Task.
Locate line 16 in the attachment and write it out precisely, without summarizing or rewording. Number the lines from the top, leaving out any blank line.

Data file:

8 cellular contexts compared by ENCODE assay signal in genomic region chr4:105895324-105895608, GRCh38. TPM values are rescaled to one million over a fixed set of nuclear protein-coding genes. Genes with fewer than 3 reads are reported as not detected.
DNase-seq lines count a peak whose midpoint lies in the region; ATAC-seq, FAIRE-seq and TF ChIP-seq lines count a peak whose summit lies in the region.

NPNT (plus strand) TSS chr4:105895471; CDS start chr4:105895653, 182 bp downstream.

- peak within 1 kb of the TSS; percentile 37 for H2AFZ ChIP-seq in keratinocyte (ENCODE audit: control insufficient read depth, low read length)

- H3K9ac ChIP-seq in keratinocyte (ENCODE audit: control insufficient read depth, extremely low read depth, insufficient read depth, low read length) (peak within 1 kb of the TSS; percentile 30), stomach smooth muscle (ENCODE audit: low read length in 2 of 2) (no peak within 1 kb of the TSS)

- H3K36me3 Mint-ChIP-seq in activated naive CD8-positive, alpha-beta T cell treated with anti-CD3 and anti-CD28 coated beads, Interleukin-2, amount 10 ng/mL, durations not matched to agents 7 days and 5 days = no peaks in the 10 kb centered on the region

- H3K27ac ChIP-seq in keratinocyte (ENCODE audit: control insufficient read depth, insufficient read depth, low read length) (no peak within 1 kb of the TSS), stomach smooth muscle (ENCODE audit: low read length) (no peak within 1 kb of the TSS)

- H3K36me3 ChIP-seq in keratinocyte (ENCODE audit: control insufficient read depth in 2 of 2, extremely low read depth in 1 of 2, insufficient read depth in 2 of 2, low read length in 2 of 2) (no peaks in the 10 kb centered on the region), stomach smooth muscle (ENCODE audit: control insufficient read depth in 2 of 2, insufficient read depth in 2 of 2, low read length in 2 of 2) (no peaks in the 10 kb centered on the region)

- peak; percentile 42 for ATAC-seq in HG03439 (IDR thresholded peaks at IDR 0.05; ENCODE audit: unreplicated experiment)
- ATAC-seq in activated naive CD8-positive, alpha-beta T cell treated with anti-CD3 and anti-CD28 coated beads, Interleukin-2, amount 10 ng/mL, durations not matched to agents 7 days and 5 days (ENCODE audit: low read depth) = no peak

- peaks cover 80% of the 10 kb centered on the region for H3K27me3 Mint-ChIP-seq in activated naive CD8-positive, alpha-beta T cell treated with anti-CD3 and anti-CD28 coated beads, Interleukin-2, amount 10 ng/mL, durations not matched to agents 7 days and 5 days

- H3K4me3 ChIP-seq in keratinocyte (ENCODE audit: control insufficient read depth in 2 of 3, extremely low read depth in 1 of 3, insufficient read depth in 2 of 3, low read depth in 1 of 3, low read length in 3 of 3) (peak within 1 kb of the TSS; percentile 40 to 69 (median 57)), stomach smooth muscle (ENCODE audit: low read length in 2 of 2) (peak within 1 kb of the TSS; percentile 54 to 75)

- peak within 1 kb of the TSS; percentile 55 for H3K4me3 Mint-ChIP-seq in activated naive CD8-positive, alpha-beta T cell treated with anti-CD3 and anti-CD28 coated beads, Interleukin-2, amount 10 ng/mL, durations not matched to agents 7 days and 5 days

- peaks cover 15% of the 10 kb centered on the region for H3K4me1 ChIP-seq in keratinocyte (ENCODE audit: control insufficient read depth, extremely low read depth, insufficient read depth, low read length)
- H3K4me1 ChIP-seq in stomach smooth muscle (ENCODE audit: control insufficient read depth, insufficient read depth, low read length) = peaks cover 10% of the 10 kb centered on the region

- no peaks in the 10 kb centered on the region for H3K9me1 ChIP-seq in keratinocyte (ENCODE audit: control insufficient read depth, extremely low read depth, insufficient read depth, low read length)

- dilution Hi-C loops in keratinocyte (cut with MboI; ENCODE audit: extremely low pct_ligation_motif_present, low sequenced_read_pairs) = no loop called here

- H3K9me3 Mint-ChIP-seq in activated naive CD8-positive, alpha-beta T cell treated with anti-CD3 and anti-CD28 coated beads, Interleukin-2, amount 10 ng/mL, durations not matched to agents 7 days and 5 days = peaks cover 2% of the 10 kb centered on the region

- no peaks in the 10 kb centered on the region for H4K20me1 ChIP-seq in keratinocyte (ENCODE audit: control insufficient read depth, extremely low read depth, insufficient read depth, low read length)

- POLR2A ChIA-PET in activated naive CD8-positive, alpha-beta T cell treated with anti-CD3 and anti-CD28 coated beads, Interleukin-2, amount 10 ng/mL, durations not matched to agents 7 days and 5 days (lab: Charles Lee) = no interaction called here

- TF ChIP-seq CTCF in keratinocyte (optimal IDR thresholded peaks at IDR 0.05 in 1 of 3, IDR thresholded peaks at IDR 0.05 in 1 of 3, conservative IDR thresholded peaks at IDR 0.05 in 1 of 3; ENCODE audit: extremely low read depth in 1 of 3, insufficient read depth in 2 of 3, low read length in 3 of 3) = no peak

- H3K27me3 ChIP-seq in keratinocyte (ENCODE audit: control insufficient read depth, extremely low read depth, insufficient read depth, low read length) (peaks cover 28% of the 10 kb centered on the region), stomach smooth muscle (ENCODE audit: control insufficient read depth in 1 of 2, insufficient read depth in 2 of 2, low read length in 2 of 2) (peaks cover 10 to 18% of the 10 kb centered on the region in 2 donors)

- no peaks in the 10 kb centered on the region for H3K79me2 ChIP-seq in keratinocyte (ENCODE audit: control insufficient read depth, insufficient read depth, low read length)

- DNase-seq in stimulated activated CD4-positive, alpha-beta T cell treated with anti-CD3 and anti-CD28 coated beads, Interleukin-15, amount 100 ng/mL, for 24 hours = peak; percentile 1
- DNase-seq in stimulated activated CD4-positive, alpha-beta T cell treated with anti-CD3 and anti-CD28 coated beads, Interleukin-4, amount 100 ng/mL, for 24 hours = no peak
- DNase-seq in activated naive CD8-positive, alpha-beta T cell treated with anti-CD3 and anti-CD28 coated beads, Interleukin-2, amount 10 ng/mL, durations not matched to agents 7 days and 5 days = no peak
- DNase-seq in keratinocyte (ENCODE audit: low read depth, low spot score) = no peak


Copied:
- no peaks in the 10 kb centered on the region for H3K9me1 ChIP-seq in keratinocyte (ENCODE audit: control insufficient read depth, extremely low read depth, insufficient read depth, low read length)